Electric and hybrid vehicles have the potential to play an important role in reducing greenhouse gases and other harmful emissions from car travel in Western Australia
Did you know...
- In 2021, there are around 1,200 registered electric vehicles in WA
- Since 2018, we've seen an 83 per cent increase in battery EVs and plug-in hybrid ownership has increased by 100 per cent
Electric vehicles (EVs) are powered purely by electricity or a combination of this and liquid fuel, reducing tailpipe emissions and the impact of cars on our health and the environment. EVs produce less CO2 than petrol or diesel cars, or even zero when recharged from renewable electricity.
The main types of EVs:
- Battery electric vehicles (BEVs) which are powered only by electricity
- Hybrid petrol/electric vehicles which can be powered by electricity but also have a back-up petrol engine
Electric cars can reduce fuel costs and require minimal servicing. When fully charged, most EVs can drive between 250-500kms before they need to be recharged.
Other low emission vehicles, such as hydrogen-fuelled cars, are being developed to provide another alternative to the traditional combustion engine.
Electric vehicle sales
The global market for EVs continues to grow significantly but uptake has been slower in Australia. This is largely due to cost, range anxiety and the limited range available to buy. However, by 2040, it's estimated EVs will account for:
- 70 per cent of new car sales in Australia
- 30 per cent of Australia's total car fleet
RAC is always looking at ways to help reduce vehicle emissions, improve fuel quality and ensure Western Australians have access to clean and safe vehicle technologies. We do this through our advocacy activities (including submissions to government) and initiatives such as the Less Emissions Mission and RAC Electric Highway to reward and support owners of low and zero emissions vehicles.
Renewable and clean energy
A further shift toward renewable electricity generation sources will ensure electric and hybrid vehicles produce even less harmful emissions.
You can check WA's daily electricity generation breakdown at the Australian Electricity Market Operator’s website.
RAC's position on low and zero emission vehicles
RAC advocates for all Western Australians, whether they are a driver, passenger, cyclist, motorcyclist, pedestrian or public transport user.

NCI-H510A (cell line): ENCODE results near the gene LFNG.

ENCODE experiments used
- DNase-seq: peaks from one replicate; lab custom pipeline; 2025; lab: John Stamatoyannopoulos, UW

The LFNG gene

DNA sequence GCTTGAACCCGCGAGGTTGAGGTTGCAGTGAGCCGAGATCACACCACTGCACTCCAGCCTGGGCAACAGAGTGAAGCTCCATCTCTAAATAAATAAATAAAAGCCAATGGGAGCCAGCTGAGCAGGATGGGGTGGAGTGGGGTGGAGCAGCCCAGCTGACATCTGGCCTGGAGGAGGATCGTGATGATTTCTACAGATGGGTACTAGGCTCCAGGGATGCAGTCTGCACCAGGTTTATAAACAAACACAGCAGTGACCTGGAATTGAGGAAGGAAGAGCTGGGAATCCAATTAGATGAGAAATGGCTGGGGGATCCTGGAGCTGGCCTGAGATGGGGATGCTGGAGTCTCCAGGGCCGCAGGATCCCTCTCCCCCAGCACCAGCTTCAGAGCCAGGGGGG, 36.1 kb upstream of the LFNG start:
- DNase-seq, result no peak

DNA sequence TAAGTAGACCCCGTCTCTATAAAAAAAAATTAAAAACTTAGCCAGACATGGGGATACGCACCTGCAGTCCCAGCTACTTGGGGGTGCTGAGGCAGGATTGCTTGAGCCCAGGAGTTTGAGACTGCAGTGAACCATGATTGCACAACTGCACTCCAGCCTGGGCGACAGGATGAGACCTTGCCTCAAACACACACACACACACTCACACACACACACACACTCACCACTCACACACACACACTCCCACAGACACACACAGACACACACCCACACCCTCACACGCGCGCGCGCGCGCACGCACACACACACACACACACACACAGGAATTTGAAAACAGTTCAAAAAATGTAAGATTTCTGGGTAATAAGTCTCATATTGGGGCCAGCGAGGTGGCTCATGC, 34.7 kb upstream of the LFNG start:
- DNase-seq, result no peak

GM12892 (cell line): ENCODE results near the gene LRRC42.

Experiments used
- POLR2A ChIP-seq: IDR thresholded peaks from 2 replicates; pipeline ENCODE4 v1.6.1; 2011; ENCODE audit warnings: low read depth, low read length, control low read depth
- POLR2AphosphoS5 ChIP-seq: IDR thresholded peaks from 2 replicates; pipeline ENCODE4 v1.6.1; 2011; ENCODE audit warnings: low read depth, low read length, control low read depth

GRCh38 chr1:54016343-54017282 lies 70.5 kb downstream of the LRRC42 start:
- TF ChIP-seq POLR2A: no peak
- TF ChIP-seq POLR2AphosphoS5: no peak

These documents outline our public policy positions, and what we are calling on from the State and Federal Governments to support better mobility for Western Australians.
Frequently asked questions
- More environmentally friendly
- Produce significantly less tail pipe emissions than petrol and diesel vehicles
- Easier and cheaper to maintain
- Not as noisy
- When recharged from renewable electricity, they produce zero emissions
EVs are powered by an electric battery so, unlike petrol or diesel vehicles, they don't produce any tailpipe emissions.
WA's electricity generation mix fluctuates daily. Over the past 12 months, 14 per cent of electricity was generated by wind, with the remaining generation made up of gas (42 per cent), coal (42 per cent), and solar rounds out almost all of the remaining two per cent.
Recent European research indicates that EVs outperform diesel and petrol passenger vehicles, across all electricity generation makeups; and even on heavily carbon intensive grids. EVs charged by the average European electricity profile ‘repay their “carbon debt”’ after a year and can save over 30 tonnes of CO2 across their lifetime when compared to an equivalent non-electric vehicle. Taxis, on-demand ride share and shared vehicles – vehicles that travel significantly greater distances – can save up to 85 tonnes over their lifetime.
Yes you can. The WA branch of the Australian Electric Vehicle Association (AEVA) is a great place to start for local information.
EVs use one or more electric motors for propulsion, and are recharged by plugging in to an external power source.
Some EVs are powered by electricity alone while others, such as plug-in hybrids, use a combination of electricity and liquid fuel, such as unleaded petrol. Other low emission vehicles use a fuel cell to convert hydrogen to electricity to power the engine, emitting only heat and water as by-products.
The range electric vehicles can travel has increased in recent years up to 700kms on a single charge. However most EVs on the market in Australia are able to travel between 200km to 500km on one charge.
No, electric vehicles have in-built safety features to prevent the risk of electrocution even if travelling through deep water or when flooded.